A presentation and discussion about legal interoperability was recently held in FAO within the context of EGI-Engage Project (Engaging the Research Community towards an Open Science Commons).
This blog summarises briefly the concept of (i) legal interoperability and (ii) presents the AGRIS workflow as an example of an initiative dealing with legal interoperability issues within the agricultural domain.
Besides institutional challenges regarding the appropriate policies to manage data, open data, sharing and reuse – there are inherent conceptual and legal issues arising from sharing and reusing data.
The presentation: Data sharing policies and legal framework in the fisheries and marine sciences domain
This was a presentation by two consultants with experience on legal aspects related to data sharing and interoperability, hired to resource the EGI-Engage deliverable, “Report on Data sharing policies and legal framework in the fisheries and marine sciences domain”.
This meeting sought to highlight and further consult on the findings of issues related to legal interoperability and data sharing in the Food and Agriculture Organization of the United Nations.
The presentation identified issues and brought some considerations towards internal inputs to the development of a FAO position on Big Data, collaborative science, data interoperability, and open data – with a specific consideration to the Fisheries and Marine data.
About Legal Interoperability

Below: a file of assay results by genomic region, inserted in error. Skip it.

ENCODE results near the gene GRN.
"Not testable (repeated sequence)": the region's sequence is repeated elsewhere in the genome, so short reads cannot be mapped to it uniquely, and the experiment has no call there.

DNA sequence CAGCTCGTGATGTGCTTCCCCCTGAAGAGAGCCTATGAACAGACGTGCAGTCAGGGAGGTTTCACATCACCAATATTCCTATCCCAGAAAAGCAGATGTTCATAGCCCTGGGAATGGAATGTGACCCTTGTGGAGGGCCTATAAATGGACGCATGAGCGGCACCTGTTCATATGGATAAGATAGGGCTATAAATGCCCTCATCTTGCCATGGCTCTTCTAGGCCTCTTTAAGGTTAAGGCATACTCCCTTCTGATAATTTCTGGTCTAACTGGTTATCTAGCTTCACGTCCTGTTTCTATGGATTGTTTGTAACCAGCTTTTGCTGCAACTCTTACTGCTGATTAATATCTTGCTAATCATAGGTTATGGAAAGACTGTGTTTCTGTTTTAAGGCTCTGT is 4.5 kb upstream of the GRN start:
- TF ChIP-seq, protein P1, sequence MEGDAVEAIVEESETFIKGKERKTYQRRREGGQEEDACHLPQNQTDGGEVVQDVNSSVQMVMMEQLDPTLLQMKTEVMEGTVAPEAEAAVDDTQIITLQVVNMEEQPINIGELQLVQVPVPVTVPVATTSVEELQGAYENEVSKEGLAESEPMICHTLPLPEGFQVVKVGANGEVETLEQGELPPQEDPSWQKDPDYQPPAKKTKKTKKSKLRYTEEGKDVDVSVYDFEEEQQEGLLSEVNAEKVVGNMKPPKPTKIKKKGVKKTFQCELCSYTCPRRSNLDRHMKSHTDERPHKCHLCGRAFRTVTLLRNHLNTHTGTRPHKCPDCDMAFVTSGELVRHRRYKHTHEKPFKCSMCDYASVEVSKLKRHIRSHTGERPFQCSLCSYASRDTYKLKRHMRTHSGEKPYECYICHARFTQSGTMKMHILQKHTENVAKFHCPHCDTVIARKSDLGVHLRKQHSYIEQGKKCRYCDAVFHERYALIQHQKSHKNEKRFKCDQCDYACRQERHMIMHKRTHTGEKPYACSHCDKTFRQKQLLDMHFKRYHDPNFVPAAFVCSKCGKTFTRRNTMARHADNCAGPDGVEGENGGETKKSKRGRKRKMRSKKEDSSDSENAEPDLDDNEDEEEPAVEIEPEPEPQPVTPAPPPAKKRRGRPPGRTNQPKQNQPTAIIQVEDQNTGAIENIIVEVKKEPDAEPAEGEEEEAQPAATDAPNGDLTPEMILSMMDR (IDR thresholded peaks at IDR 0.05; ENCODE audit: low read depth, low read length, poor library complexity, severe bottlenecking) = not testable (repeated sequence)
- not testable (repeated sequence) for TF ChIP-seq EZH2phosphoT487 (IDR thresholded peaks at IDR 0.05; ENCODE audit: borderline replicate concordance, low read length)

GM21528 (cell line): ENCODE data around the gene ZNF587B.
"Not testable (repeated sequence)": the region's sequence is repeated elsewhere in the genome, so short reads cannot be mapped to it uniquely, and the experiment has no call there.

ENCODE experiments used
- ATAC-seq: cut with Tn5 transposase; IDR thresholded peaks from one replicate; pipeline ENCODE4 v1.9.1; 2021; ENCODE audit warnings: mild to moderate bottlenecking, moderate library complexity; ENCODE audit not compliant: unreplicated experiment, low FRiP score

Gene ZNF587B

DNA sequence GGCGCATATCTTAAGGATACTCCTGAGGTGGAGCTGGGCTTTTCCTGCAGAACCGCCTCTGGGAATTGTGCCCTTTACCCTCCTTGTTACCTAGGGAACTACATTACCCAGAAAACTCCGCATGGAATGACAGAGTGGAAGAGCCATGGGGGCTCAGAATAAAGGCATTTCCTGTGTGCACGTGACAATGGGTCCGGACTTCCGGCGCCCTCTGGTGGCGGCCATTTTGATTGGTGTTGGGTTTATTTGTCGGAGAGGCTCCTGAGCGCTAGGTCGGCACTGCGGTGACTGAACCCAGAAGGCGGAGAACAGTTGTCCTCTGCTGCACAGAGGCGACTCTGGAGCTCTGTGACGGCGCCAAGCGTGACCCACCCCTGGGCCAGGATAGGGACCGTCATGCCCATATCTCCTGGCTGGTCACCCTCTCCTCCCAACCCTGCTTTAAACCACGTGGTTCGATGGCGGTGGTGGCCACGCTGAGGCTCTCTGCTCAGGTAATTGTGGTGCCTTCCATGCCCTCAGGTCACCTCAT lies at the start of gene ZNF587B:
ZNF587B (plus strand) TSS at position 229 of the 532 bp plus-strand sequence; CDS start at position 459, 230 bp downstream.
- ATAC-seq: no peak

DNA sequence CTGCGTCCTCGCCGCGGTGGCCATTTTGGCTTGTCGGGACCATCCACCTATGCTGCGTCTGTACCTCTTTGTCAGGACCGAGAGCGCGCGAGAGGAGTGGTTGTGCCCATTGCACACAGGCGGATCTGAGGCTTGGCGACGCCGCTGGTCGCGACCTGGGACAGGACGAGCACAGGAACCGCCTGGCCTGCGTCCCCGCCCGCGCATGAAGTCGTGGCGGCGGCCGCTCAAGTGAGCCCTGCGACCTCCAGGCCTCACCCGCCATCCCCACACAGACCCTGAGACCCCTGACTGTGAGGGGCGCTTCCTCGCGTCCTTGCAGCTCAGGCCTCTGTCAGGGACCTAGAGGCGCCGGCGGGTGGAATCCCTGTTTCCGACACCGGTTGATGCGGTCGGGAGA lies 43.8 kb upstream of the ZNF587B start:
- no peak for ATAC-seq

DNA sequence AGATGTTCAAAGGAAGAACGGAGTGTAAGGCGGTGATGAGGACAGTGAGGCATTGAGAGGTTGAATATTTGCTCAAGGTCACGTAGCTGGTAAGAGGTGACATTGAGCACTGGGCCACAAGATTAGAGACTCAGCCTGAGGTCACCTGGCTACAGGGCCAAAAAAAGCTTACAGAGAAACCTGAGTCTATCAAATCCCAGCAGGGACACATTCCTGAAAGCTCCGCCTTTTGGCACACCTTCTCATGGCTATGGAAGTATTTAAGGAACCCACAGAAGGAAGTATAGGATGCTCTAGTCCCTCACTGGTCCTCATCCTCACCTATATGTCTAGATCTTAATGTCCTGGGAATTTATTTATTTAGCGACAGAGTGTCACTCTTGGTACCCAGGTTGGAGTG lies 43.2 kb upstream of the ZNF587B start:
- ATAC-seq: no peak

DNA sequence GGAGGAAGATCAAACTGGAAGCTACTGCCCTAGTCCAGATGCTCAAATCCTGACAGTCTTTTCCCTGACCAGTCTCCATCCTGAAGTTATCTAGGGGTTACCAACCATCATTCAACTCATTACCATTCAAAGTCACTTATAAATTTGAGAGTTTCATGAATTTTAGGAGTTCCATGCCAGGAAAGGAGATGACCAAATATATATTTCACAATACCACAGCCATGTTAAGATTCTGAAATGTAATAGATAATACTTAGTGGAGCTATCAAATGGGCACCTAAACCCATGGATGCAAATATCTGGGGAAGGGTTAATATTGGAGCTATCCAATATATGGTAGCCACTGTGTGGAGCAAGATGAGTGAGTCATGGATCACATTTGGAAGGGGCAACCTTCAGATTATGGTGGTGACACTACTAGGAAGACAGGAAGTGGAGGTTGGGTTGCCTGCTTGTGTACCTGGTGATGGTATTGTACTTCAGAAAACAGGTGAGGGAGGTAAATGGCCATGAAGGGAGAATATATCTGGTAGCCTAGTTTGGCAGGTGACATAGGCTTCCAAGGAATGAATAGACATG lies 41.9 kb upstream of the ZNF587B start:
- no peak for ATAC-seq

Aggregating data in the world of data producers raises a number of legal issues, the term “legal interoperability” addresses the process of making legal rules cooperate across jurisdictions. There is need also for the laws to facilitate the idea of true openness. Review slides 7 to 10 in the above presentation.
AGRIS Case study in dealing with legal interoperability issues
The presentation also covered a number of case studies in the agricultural domain dealing with sharing of data and how they were handing legal and licensing issues. The highlighted projects included – AGRIS, Land Portal, TAPipedia and ICARDA from CGIAR.
AGRIS receives data from more than 180 organizations (obviously with different licencing arrangements). AGRIS partners developed a system to handle AGRIS data workflow and submissions. Through this system the AGRIS data processing centre checks the received collections and in most cases bibliographic data is not covered by licences.
AGRIS relies on FAO copyright in exposing its data and the AGRIS Acceptable use policy is stated here. In order to facilitate the wider usage of AGRIS data, data providers are encouraged to accept the Creative Commons Attribution 4.0 International.
About EGI-Engage Project
EGI-Engage aims to accelerate the implementation of the Open Science Commons by expanding the capabilities of a European backbone of federated services for computing, storage, data, communication, knowledge and expertise.